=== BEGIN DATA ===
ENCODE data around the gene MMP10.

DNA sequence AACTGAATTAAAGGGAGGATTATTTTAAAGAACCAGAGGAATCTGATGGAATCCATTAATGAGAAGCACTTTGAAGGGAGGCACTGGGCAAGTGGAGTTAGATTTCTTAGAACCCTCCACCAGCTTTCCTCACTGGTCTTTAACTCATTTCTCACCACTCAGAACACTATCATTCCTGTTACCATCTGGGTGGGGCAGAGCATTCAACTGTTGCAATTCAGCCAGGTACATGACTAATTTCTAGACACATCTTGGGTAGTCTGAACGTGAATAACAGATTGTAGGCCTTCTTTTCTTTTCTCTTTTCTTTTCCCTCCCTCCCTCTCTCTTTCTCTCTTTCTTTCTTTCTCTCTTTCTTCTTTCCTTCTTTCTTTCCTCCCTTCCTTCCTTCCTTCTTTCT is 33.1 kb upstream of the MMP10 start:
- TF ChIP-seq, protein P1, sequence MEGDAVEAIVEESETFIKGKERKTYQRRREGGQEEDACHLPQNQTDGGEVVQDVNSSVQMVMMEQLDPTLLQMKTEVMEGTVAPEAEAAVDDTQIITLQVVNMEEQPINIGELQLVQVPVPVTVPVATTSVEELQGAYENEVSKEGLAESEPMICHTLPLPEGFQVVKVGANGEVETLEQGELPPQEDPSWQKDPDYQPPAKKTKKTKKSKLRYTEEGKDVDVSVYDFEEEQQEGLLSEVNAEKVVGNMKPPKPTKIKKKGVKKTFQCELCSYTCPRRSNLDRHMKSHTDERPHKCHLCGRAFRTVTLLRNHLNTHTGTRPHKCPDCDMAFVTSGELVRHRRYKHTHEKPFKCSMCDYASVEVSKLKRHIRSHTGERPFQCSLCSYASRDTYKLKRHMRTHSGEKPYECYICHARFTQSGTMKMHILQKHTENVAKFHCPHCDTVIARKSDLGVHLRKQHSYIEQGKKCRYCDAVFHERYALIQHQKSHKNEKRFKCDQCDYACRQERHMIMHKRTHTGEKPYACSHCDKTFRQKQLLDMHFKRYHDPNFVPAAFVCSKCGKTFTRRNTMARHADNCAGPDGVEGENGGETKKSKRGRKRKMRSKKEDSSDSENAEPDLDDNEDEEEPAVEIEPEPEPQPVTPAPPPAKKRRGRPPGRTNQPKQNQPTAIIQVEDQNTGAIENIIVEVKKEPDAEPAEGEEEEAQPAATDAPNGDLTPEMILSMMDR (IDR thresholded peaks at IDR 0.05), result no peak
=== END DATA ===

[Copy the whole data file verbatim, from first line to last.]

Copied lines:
ENCODE data around the gene MMP10.

DNA sequence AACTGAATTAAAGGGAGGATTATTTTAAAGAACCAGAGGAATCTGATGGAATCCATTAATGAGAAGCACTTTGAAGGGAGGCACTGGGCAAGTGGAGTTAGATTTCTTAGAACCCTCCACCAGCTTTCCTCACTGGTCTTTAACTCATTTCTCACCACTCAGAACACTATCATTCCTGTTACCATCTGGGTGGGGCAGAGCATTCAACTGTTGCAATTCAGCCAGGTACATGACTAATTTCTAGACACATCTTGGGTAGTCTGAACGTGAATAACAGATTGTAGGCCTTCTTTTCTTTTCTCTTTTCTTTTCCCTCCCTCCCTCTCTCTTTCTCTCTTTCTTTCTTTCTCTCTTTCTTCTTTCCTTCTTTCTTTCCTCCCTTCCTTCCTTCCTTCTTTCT is 33.1 kb upstream of the MMP10 start:
- TF ChIP-seq, protein P1, sequence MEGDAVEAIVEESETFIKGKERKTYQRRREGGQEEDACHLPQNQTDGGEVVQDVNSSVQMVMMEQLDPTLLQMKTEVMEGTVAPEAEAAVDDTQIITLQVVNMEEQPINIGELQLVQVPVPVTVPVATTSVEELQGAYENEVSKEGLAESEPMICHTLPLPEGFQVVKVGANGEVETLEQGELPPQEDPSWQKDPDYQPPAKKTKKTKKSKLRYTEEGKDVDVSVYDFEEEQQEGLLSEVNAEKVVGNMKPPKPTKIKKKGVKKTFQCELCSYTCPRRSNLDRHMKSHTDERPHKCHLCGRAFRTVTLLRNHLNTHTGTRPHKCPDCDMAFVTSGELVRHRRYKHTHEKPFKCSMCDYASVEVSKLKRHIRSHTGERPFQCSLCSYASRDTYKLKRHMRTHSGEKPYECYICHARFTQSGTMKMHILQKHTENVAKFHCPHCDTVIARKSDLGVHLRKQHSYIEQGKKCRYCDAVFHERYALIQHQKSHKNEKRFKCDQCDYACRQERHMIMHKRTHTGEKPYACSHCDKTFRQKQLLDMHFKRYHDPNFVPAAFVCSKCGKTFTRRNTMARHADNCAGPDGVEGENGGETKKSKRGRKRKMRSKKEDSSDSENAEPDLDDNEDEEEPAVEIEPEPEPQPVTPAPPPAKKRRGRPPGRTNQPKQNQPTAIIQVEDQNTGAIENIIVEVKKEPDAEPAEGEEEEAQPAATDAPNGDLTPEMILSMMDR (IDR thresholded peaks at IDR 0.05), result no peak